in·​com·​mu·​ni·​ca·​ble | \ ˌin-kə-ˈmyü-ni-kə-bəl How to pronounce incommunicable (audio) \

Definition of incommunicable

: not communicable: such as
b : incapable of being communicated or imparted

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Other Words from incommunicable

incommunicability \ ˌin-​kə-​ˌmyü-​ni-​kə-​ˈbi-​lə-​tē How to pronounce incommunicable (audio) \ noun
incommunicably \ ˌin-​kə-​ˈmyü-​ni-​kə-​blē How to pronounce incommunicable (audio) \ adverb

Examples of incommunicable in a Sentence

the vastness of the universe is incommunicable
Recent Examples on the Web Abstract artists, including Alberto Burri, Christo and Jeanne-Claude, Jack Whitten and Mark Bradford, all found unique ways to use such materials to conjure the weight of incommunicable things. Washington Post, 5 Mar. 2021 After more than a decade away, the author is back with Piranesi, a way to communicate the incommunicable. Jason Kehe, Wired, 21 Sep. 2020 But the works test, in the depths of the incommunicable, the degree of anyone’s courage to envisage the bad in life, the worse, and the almost inconceivably abysmal. Peter Schjeldahl, The New Yorker, 14 Sep. 2020 In one panel, Mary, at the foot of the cross, makes a recognizable gesture — suggesting grief or astonishment so great, so fundamentally incommunicable, that one covers one’s mouth — similar to that made by Matisse’s central bather. Washington Post, 26 Feb. 2020 What surprised me was the poetic potential of scurvy, with its awfulness and that terrible sense of isolation, when the possibility of ecstatic delights was inconceivable and incommunicable. National Geographic, 15 Jan. 2017 Lucy Barton’s story is, in meaningful ways, about loneliness, about an individual’s isolation when her past — all that has formed her — is invisible and incommunicable to those around her. Claire Messud, New York Times, 4 Jan. 2016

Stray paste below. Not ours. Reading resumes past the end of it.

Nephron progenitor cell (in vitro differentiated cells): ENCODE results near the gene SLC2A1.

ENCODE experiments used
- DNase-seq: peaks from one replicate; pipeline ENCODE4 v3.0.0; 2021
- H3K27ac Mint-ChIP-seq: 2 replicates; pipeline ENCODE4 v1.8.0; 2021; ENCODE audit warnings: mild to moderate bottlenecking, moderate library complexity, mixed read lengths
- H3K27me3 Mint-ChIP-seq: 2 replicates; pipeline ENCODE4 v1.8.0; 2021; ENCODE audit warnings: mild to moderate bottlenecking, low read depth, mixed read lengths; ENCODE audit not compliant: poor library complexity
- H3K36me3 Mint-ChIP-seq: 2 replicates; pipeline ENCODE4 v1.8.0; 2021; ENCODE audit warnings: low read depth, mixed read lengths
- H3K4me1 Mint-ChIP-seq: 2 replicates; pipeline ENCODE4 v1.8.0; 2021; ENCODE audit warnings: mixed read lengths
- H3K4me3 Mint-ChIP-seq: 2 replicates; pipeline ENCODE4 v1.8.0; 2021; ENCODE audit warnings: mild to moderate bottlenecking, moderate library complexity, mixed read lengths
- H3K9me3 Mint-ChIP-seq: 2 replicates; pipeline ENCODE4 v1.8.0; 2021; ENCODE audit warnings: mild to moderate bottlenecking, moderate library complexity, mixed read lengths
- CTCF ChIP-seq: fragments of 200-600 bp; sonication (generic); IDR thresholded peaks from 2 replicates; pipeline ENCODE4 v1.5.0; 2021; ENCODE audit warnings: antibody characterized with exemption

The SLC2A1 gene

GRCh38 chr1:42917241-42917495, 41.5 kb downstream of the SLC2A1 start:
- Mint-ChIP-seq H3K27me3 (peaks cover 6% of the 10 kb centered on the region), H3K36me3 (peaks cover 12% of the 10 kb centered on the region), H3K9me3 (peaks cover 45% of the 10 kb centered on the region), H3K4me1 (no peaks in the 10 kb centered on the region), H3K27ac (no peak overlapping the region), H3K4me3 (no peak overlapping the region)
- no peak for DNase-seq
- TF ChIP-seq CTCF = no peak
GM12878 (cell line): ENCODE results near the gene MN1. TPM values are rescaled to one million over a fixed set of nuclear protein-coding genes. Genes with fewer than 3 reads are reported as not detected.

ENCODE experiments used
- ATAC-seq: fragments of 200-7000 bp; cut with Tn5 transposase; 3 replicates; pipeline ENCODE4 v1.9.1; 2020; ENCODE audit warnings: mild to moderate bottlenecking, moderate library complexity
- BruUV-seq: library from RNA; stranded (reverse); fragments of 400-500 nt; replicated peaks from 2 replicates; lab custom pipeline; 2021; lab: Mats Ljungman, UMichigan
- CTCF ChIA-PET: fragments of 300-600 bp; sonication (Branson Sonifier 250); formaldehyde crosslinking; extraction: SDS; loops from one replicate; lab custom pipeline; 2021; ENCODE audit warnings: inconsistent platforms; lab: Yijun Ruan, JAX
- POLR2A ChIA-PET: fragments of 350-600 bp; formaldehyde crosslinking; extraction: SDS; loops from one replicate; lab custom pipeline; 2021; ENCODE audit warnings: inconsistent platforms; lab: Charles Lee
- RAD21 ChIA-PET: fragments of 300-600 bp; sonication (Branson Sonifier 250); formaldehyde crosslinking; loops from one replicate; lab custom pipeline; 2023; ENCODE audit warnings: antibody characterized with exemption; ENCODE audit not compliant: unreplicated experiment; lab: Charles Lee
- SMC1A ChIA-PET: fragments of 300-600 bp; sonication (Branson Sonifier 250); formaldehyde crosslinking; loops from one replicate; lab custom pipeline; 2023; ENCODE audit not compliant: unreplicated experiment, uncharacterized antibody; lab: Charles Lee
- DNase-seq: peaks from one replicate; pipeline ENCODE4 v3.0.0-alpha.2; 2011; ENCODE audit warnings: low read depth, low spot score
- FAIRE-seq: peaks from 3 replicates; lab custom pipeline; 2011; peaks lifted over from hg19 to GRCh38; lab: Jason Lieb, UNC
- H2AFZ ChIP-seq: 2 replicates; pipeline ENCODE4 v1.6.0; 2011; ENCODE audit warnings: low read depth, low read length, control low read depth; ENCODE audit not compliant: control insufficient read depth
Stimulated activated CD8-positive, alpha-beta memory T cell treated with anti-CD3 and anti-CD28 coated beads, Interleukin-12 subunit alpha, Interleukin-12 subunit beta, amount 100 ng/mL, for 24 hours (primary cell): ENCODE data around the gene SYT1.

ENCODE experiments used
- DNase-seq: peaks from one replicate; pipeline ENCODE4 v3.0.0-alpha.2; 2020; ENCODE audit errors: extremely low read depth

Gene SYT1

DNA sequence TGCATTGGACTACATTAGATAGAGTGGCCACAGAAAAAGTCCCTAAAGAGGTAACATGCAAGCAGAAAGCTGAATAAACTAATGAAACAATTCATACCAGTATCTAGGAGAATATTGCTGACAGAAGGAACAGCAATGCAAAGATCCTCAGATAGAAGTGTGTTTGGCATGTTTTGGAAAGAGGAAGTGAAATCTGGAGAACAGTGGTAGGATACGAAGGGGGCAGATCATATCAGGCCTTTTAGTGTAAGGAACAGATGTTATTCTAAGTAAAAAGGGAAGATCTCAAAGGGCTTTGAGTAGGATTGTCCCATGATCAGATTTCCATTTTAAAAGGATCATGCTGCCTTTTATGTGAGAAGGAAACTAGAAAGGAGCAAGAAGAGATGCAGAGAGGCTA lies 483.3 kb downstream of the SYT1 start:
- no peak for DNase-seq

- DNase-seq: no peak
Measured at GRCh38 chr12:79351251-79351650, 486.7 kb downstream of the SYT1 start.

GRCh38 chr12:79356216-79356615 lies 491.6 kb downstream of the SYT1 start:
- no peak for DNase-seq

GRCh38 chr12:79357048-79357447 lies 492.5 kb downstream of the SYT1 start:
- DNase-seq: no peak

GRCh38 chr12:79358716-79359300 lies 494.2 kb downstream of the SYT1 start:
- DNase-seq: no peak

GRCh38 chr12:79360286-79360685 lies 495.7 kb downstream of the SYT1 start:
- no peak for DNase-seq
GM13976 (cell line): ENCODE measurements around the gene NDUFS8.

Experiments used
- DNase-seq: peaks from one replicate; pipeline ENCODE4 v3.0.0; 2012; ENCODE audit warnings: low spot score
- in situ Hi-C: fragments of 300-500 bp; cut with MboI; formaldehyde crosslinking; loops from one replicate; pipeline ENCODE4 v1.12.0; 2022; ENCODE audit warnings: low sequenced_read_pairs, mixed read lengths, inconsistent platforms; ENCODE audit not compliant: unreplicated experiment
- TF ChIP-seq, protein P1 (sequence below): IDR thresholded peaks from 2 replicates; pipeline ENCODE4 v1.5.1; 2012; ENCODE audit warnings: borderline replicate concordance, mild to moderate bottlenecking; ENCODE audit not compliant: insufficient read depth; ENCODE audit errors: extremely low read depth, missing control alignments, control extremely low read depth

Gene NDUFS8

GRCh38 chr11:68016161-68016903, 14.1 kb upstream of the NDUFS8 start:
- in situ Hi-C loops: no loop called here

These example sentences are selected automatically from various online news sources to reflect current usage of the word 'incommunicable.' Views expressed in the examples do not represent the opinion of Merriam-Webster or its editors. Send us feedback.

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First Known Use of incommunicable

1568, in the meaning defined above

History and Etymology for incommunicable

Middle French or Late Latin; Middle French, from Late Latin incommunicabilis, from Latin in- + Late Latin communicabilis communicable

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Time Traveler for incommunicable

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The first known use of incommunicable was in 1568

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Cite this Entry

“Incommunicable.” Dictionary, Merriam-Webster, Accessed 21 Jun. 2021.

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